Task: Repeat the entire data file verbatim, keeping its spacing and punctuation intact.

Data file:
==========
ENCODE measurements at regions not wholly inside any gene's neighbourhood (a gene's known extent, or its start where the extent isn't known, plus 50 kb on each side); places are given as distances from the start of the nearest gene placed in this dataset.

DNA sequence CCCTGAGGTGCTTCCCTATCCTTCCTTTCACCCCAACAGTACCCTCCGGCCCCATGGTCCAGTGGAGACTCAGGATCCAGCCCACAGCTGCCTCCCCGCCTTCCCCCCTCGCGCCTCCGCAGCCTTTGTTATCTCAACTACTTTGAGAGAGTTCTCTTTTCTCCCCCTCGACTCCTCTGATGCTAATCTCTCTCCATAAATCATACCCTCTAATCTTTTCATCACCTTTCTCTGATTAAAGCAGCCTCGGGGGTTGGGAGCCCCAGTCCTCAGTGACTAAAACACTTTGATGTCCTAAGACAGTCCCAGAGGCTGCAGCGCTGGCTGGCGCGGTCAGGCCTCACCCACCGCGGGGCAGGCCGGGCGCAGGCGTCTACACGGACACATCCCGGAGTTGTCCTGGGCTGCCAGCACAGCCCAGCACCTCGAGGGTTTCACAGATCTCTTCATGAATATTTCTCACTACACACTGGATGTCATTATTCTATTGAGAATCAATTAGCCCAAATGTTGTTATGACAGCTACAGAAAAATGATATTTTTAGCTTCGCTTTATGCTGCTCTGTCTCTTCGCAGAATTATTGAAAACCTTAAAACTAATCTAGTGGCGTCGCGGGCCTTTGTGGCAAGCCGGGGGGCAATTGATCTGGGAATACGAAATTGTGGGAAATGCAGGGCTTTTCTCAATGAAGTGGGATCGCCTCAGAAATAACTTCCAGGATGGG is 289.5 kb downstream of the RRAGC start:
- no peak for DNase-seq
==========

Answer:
ENCODE measurements at regions not wholly inside any gene's neighbourhood (a gene's known extent, or its start where the extent isn't known, plus 50 kb on each side); places are given as distances from the start of the nearest gene placed in this dataset.

DNA sequence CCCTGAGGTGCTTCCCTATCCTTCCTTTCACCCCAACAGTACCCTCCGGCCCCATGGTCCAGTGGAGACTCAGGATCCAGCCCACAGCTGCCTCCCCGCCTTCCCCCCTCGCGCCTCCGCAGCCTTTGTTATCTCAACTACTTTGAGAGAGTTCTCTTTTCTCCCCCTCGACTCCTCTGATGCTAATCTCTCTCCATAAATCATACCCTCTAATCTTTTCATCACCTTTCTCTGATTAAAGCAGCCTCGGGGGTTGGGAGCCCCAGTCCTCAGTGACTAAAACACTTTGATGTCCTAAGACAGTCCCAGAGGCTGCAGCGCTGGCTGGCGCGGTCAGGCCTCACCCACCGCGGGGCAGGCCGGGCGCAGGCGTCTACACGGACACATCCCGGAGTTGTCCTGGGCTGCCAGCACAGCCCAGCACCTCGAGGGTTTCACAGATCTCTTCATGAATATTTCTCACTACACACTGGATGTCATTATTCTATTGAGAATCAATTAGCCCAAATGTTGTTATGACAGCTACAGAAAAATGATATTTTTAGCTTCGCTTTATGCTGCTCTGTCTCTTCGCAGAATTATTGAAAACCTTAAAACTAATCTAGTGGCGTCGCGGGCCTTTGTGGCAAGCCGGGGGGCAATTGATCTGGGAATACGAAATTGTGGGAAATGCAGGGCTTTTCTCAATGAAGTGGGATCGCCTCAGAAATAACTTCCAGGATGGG is 289.5 kb downstream of the RRAGC start:
- no peak for DNase-seq